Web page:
Although many people think that orchids are difficult to grow, that isn't necessarily the case. If the plant can grow in treetops in the wild with no human care, surely you can successfully grow orchids at home in your south-facing window. Don't worry when the orchid bloom withers up and falls off the plant, this is a normal part of the growth cycle.
Just as with other plants, orchid blooms won't stay on the plant indefinitely. While plants in the wild aren't trimmed, you'll likely want to trim your plants for aesthetic purposes, and to encourage the plant to grow another bloom more quickly.
Trim the orchid stems with a pair scissors sterilized in isopropyl alcohol or bleach. Cut the stem about half way down and discard the cut portion. Dip the freshly cut stem in cinnamon powder to prevent a bacterial infection. Check the potting soil for any dropped debris, and discard of it.
If the spent bloom hasn't fallen off the stem yet, you can also deadhead the plant by hand. Grasp the stem just below the withered flower, and gently pull upward. Make sure you remove the entire bloom and don't leave anything behind on the stem or on the potting soil. Pieces left behind on the plant or on the potting soil may breed disease.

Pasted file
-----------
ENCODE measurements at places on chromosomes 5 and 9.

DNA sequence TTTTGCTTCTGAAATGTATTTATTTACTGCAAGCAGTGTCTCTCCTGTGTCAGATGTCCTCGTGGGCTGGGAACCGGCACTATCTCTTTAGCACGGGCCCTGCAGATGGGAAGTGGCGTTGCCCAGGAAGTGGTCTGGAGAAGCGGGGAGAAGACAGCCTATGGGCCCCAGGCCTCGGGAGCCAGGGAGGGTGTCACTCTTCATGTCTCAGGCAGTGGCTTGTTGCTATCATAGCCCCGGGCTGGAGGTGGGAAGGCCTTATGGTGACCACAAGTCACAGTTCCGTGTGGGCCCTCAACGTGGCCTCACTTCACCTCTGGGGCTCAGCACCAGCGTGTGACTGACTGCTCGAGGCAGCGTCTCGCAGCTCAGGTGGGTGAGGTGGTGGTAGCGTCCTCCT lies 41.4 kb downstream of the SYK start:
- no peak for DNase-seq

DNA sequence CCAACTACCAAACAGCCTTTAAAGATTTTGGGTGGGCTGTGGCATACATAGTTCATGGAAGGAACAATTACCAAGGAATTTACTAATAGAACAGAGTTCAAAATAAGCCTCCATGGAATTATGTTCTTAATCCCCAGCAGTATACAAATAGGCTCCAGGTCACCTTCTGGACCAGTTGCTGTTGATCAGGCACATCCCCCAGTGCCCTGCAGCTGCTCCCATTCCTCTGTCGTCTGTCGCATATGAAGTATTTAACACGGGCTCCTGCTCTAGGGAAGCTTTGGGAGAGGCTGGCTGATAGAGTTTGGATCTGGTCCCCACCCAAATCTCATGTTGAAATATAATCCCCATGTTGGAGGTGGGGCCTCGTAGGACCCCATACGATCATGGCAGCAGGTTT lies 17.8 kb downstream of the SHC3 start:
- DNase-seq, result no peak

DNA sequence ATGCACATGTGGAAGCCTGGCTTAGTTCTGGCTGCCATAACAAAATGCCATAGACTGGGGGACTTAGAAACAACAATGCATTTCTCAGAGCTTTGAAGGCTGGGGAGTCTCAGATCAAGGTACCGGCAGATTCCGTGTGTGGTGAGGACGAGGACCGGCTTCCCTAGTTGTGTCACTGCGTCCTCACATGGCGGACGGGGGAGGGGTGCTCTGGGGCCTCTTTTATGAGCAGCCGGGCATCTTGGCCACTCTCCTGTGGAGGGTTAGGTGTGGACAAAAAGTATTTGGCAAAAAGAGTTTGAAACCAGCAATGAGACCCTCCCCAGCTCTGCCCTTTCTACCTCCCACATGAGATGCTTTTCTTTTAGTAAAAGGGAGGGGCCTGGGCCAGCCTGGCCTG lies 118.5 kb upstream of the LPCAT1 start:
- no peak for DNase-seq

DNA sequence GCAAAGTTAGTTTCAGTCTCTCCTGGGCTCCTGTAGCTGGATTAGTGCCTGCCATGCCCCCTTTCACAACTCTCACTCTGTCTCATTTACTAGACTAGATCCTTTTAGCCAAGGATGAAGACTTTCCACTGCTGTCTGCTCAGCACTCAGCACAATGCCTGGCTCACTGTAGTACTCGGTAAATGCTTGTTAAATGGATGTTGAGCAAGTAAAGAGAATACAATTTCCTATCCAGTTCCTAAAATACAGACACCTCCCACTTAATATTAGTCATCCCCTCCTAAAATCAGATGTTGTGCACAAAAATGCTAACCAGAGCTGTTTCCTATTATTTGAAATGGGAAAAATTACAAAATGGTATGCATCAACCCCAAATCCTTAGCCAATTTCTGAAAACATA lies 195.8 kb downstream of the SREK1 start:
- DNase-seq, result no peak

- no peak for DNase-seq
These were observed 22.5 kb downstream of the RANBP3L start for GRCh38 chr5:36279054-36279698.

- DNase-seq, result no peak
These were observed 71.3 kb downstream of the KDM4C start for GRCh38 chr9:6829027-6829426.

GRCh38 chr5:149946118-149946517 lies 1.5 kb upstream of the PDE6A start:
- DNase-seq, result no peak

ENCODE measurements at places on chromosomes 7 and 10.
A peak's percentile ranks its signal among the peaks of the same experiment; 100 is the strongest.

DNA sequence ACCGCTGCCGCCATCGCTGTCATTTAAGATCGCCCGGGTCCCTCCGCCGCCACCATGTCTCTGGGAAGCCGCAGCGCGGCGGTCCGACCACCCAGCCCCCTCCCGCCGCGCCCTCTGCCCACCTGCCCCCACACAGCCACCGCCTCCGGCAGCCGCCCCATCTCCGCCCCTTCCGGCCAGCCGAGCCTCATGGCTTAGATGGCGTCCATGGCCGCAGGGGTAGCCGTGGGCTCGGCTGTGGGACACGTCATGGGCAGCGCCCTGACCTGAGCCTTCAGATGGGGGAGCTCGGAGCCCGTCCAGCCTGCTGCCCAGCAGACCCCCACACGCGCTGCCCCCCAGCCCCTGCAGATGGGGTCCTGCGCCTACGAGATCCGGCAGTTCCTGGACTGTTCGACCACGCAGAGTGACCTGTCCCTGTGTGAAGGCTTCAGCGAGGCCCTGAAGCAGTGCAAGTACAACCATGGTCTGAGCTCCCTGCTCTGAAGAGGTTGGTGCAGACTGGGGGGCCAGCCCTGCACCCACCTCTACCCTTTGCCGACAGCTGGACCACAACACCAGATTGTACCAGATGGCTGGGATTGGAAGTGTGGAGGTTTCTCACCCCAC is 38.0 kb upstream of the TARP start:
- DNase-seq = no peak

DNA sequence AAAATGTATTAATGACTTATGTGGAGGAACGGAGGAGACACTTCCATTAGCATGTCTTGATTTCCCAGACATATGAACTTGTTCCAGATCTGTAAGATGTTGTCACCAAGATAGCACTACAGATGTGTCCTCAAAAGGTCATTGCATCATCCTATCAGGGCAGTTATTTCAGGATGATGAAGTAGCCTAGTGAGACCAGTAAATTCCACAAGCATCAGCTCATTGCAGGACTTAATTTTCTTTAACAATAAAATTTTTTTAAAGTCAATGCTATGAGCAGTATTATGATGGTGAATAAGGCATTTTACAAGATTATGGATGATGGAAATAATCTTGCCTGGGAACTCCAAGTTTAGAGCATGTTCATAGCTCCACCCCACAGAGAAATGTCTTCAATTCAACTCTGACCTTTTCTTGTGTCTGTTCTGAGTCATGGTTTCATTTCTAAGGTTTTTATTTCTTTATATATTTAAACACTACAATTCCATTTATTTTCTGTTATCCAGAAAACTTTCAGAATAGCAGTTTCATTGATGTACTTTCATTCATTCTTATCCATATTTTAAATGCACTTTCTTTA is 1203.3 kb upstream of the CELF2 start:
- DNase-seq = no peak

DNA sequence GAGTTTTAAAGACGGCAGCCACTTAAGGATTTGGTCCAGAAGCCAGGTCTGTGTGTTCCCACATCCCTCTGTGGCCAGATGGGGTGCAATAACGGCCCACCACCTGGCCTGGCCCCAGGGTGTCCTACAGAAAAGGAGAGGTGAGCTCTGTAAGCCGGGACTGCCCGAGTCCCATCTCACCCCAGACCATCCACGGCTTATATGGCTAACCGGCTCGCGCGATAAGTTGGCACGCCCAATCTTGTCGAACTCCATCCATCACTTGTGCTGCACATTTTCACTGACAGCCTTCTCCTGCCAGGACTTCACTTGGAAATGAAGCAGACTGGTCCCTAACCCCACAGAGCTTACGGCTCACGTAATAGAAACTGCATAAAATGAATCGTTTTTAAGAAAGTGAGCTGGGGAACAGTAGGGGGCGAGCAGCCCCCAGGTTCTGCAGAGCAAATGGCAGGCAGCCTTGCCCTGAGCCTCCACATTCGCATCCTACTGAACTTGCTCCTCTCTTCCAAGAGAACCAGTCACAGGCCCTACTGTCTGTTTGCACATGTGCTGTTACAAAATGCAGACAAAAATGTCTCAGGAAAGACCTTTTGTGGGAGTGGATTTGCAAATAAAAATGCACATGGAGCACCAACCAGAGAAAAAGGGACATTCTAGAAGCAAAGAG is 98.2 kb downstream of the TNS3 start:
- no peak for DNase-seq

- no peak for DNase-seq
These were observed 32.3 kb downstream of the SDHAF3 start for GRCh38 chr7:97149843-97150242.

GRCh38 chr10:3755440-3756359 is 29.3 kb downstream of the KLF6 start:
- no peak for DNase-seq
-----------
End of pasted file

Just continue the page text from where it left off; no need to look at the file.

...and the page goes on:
Continue the normal orchid care of by watering and providing adequate light, and your plant will likely rebloom in three to four months. Exact water quantities and light needs depend upon the specific type of orchid you have.
Although orchids in the wild aren't trimmed or deadheaded, they are exposed to the elements such as wind and animals that encourage the bloom to fall off on its own. While trimming or deadheading isn't necessary for the plant, it does allow for quicker re-blooming and make the plant look prettier in the home.